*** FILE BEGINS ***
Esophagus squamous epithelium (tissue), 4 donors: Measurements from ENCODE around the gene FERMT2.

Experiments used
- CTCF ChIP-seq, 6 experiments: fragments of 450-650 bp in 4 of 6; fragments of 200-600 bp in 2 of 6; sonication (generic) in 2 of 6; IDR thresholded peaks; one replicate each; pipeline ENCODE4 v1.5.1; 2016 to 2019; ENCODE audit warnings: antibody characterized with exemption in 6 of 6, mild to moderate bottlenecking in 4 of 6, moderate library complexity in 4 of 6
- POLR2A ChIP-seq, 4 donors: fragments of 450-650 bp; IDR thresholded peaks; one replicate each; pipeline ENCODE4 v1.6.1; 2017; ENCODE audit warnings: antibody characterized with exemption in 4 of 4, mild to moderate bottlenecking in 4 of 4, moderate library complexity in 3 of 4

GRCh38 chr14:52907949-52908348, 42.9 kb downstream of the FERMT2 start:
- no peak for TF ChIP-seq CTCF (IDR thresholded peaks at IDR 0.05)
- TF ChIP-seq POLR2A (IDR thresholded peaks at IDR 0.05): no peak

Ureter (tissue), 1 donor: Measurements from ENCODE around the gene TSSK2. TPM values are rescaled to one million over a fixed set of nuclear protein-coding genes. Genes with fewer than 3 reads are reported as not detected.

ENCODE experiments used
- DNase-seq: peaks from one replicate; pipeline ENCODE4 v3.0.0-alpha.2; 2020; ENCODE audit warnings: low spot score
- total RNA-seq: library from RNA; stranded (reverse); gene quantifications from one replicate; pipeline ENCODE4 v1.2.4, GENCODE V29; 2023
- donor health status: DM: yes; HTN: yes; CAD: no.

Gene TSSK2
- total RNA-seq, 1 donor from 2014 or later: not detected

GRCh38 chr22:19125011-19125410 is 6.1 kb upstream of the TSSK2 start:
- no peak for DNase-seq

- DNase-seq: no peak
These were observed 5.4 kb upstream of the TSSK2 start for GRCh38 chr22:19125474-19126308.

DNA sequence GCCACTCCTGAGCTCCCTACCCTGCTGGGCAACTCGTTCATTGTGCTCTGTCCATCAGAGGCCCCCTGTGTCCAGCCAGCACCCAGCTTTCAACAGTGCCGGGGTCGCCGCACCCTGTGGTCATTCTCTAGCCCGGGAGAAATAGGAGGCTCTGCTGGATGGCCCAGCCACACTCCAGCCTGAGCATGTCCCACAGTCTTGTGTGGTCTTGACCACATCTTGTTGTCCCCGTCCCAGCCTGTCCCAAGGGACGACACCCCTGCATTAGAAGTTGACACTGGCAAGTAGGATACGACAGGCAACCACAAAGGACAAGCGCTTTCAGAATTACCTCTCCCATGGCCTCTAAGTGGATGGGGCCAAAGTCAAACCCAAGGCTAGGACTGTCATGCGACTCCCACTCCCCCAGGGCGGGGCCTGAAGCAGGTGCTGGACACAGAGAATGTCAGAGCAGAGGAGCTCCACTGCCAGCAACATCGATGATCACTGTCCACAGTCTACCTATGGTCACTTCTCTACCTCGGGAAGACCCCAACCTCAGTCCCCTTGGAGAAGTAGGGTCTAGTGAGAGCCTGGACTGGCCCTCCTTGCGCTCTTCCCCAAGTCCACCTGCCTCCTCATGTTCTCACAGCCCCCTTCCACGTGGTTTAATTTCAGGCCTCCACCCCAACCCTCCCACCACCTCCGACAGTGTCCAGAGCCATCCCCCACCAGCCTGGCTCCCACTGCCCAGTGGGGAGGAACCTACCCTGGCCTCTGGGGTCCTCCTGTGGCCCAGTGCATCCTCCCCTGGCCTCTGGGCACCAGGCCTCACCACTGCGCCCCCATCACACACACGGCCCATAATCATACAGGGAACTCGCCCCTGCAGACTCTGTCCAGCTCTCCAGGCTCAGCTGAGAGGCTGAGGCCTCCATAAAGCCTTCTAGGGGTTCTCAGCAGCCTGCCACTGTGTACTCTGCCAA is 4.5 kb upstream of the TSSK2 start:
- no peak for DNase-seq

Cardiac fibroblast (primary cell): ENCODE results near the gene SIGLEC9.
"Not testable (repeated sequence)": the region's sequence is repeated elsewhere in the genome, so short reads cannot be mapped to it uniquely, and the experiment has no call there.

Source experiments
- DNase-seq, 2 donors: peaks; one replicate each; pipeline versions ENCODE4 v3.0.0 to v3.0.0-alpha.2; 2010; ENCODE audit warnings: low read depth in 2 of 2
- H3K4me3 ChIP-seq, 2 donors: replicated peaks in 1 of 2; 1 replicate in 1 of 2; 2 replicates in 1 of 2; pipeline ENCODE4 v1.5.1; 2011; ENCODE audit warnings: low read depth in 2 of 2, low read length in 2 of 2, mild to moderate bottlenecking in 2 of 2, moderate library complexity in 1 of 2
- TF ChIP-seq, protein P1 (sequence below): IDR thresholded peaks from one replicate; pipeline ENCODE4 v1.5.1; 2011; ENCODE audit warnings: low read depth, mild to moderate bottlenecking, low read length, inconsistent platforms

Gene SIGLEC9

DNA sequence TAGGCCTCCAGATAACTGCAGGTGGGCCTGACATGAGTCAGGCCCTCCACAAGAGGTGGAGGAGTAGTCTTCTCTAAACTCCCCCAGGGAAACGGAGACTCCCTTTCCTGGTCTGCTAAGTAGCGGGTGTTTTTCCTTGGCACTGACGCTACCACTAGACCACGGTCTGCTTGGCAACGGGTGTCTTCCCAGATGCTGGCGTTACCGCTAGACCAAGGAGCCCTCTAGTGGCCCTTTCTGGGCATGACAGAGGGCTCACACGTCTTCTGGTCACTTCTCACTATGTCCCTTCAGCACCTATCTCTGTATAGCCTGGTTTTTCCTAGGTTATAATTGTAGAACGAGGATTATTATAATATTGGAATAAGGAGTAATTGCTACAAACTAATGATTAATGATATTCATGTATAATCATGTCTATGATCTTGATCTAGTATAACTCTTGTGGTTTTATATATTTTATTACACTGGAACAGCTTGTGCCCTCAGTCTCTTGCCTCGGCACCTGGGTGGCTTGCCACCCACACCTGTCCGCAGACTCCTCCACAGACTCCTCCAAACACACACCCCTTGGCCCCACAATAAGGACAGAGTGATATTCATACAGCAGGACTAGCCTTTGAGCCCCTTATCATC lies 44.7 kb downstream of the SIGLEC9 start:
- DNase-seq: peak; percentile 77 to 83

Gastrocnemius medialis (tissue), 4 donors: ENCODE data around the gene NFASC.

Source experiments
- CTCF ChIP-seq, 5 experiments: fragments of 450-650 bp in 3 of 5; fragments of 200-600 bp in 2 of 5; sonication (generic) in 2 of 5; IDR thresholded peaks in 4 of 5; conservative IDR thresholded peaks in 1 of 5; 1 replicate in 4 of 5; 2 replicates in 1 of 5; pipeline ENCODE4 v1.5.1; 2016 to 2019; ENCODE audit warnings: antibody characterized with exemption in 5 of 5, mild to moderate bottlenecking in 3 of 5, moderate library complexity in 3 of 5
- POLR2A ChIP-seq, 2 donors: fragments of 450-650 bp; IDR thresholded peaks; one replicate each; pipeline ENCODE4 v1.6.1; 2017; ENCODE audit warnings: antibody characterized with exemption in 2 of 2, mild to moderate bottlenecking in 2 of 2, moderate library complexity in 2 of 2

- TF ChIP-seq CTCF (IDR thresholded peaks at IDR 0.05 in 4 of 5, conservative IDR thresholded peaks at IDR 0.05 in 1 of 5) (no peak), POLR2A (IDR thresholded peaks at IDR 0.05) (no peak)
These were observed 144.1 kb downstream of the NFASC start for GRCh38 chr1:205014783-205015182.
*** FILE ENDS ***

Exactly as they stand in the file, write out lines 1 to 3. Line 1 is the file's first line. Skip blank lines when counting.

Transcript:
Esophagus squamous epithelium (tissue), 4 donors: Measurements from ENCODE around the gene FERMT2.

Experiments used
- CTCF ChIP-seq, 6 experiments: fragments of 450-650 bp in 4 of 6; fragments of 200-600 bp in 2 of 6; sonication (generic) in 2 of 6; IDR thresholded peaks; one replicate each; pipeline ENCODE4 v1.5.1; 2016 to 2019; ENCODE audit warnings: antibody characterized with exemption in 6 of 6, mild to moderate bottlenecking in 4 of 6, moderate library complexity in 4 of 6